The ambitwistor string has also been shown to make sense on arbitrary curved solutions to the non-linear supergravity equations (see the PI's paper JHEP 1502 (2015) 116). During the second phase of the grant, this work has been pushed further in a number of directions, firstly to study vacuum plane wave space-times (work including Adamo & Casali, former members of the PI's group) and AdS3 x S3 (work of the PI and K. Roehrig). In particular, a chiral WZW-like ambitwistor string describes Type IIB supergravity on AdS3 x S3 and ongoing work of the PI is aimed at constructing new expressions for n-point boundary CFT correlators. These correlators are a key ingredient of the AdS/CFT correspondence, but, in contrast to flat space scattering amplitudes, very little is known about them beyond n=3, even in the supergravity limit. We are optimistic that the AdS ambitwistor string can achieve real progress here.

Further progress has been made on studying the twistor space of AdS5 (JHEP 1608 (2016) 167), which can also be viewed as the ambitwistor space of the boundary S4, suggesting a twistorial approach to the AdS/CFT correspondence. This paper also constructed explicit expressions for bulk-to-boundary propagators of particles of various mass and spin, in terms of cohomology classes on the AdS5 twistor space. These will be key ingredients in constructing the vertex operators for a twistor string theory for AdS space.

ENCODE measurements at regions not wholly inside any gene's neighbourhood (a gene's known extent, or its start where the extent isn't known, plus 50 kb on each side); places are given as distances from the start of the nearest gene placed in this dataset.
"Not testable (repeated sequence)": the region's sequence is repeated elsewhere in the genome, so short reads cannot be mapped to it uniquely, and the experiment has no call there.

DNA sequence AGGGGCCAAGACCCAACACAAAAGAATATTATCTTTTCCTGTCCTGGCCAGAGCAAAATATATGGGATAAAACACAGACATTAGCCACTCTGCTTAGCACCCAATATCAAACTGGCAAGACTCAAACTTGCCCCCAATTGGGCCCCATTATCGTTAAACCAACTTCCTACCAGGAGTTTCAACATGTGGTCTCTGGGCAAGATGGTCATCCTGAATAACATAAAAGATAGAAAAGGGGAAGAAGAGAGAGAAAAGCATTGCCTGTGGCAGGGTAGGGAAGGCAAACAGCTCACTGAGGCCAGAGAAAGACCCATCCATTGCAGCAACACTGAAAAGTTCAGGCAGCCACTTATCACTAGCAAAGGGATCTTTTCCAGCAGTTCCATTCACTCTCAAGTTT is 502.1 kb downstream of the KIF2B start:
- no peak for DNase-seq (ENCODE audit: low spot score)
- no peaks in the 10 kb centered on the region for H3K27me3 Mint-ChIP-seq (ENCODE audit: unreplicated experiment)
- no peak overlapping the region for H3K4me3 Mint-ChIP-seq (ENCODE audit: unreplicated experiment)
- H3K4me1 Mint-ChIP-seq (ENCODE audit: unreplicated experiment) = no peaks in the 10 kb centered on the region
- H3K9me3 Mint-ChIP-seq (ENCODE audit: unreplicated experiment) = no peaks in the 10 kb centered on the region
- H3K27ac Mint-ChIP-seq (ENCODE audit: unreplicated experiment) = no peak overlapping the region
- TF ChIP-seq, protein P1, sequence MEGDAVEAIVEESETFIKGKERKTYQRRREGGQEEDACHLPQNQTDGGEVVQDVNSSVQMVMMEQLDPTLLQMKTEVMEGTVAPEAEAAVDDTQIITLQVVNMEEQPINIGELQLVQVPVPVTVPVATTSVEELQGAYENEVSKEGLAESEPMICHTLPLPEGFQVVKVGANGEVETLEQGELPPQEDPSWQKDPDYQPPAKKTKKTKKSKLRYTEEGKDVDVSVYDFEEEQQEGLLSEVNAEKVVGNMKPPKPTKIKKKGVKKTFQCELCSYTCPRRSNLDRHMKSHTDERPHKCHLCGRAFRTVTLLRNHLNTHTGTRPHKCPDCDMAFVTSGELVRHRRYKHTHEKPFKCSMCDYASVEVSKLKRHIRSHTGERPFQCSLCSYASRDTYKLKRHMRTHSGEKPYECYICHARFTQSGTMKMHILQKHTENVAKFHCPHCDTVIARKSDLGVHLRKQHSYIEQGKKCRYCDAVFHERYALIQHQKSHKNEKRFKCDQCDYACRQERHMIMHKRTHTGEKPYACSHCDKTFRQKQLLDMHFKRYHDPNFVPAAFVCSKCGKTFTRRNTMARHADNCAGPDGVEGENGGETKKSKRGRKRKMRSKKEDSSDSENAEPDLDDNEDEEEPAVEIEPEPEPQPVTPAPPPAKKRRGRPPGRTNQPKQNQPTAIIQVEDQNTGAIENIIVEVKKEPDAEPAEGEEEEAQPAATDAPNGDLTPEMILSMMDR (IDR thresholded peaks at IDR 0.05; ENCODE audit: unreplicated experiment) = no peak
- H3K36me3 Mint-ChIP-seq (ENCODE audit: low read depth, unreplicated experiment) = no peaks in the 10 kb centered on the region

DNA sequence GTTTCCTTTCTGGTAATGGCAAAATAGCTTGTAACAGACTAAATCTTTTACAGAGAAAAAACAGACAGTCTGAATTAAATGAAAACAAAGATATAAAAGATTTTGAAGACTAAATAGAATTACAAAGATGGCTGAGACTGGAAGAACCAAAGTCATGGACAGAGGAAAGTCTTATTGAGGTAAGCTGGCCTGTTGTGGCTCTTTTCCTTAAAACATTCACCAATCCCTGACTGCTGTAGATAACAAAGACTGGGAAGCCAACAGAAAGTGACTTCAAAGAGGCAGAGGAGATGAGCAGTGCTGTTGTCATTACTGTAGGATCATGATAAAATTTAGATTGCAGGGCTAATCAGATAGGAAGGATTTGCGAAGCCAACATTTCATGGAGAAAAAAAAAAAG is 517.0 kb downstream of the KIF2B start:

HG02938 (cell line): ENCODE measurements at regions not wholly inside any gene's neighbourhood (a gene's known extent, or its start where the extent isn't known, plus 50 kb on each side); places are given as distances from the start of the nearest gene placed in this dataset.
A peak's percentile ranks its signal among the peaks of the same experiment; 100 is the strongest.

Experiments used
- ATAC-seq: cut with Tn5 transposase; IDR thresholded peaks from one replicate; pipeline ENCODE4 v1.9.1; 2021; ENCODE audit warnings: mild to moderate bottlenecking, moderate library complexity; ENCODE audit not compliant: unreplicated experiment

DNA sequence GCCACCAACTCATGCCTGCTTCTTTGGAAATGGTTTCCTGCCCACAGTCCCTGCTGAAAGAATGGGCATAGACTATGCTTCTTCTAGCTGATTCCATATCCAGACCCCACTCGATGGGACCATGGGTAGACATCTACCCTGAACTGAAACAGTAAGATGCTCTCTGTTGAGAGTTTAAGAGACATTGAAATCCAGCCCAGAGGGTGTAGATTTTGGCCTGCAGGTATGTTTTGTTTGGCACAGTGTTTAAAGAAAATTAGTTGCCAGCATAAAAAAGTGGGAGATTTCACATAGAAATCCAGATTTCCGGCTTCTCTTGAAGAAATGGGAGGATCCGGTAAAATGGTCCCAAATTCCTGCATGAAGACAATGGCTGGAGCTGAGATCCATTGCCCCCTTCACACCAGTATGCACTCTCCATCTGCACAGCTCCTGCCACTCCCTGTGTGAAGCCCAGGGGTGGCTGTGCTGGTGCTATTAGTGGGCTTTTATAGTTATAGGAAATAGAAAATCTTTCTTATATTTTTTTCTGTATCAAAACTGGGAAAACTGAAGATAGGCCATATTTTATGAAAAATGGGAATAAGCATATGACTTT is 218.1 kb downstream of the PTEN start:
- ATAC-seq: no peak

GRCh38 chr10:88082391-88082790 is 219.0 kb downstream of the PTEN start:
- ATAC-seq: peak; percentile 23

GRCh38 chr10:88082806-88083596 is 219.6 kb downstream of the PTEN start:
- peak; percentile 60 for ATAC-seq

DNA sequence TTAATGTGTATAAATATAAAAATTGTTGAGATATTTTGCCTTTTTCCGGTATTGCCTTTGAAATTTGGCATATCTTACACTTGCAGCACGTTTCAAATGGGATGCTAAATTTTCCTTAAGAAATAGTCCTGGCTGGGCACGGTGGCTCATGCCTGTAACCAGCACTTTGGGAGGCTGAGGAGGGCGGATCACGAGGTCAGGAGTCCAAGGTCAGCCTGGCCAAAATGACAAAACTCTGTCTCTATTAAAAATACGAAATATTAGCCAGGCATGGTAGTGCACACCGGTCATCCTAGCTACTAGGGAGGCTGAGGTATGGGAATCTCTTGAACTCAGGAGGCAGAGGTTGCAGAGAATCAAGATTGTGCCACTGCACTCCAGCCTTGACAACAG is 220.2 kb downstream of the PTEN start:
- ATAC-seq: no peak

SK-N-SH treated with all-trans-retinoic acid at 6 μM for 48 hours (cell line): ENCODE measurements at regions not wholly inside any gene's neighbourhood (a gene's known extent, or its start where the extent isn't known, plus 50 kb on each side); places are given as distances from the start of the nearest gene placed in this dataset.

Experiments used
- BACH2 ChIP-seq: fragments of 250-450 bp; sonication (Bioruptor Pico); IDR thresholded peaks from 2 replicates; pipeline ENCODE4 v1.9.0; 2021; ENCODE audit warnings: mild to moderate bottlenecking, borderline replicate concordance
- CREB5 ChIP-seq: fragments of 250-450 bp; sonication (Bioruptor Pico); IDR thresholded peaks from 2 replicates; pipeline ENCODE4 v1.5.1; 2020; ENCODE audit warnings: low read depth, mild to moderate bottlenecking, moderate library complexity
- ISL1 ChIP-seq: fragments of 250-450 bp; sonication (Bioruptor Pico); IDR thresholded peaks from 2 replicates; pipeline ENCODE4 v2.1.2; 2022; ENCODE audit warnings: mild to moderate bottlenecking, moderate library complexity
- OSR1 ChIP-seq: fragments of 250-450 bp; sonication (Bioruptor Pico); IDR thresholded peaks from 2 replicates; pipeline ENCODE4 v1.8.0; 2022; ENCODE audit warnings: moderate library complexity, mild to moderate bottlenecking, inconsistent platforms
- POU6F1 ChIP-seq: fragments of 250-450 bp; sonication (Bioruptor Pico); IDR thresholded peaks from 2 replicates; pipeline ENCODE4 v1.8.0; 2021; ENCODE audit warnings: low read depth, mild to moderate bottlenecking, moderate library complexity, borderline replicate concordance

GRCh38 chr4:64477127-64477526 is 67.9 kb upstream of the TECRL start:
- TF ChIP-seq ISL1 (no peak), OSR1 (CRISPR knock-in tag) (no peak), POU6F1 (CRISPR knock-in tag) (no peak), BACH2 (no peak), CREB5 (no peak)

In work including the PI's graduate students (JHEP 1511 (2015) 38), a wide range of new ambitwistor strings have been constructed, describing a range of physically interesting theories. In particular, all tree amplitudes of d=4 Einstein-Yang-Mills (including its supersymmetric cousins) have been shown by Roehrig (JHEP 1708 (2017) 033) to exhibit a remarkable `chiral splitting' property analogous to holomorphic factorisation of 2d CFTs, and completely invisible in the CHY formula.

The relation between ambitwistor strings and null infinity has been investigated and understood, with the PI constructing a version of ambitwistor strings that describe maps to null infinity (Class. Quant. Grav. 31 (2014) 22). The PI showed how BMS supertranslations act in this model, providing a concrete realization of the framework of Strominger et al. that relates Weinberg’s soft theorem, BMS transformations and Christodoulou’s gravitational memory. This work was extended to gauge theory by members of the PI's group in DAMTP.

The PI and his group have promoted these results at a number of international conferences, including Amplitudes 2015 (ETHZ), Eurostrings 2015 (Cambridge), Flat Holography 2016 (SCGP) and QCD Meets Gravity 2017 (UCLA). The PI has also organised two workshops - one at the Newton Institute in Cambridge during June 2016, the other at Perimeter Institute, Ontario during April 2018 - focussed on the subject of ambitwistor strings. These were attended by leading researchers from around the world. The PI also co-organised a 3 month program at the KITP, Santa Barbara. These workshops have helped to further promote the work of the PI’s group.

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United Kingdom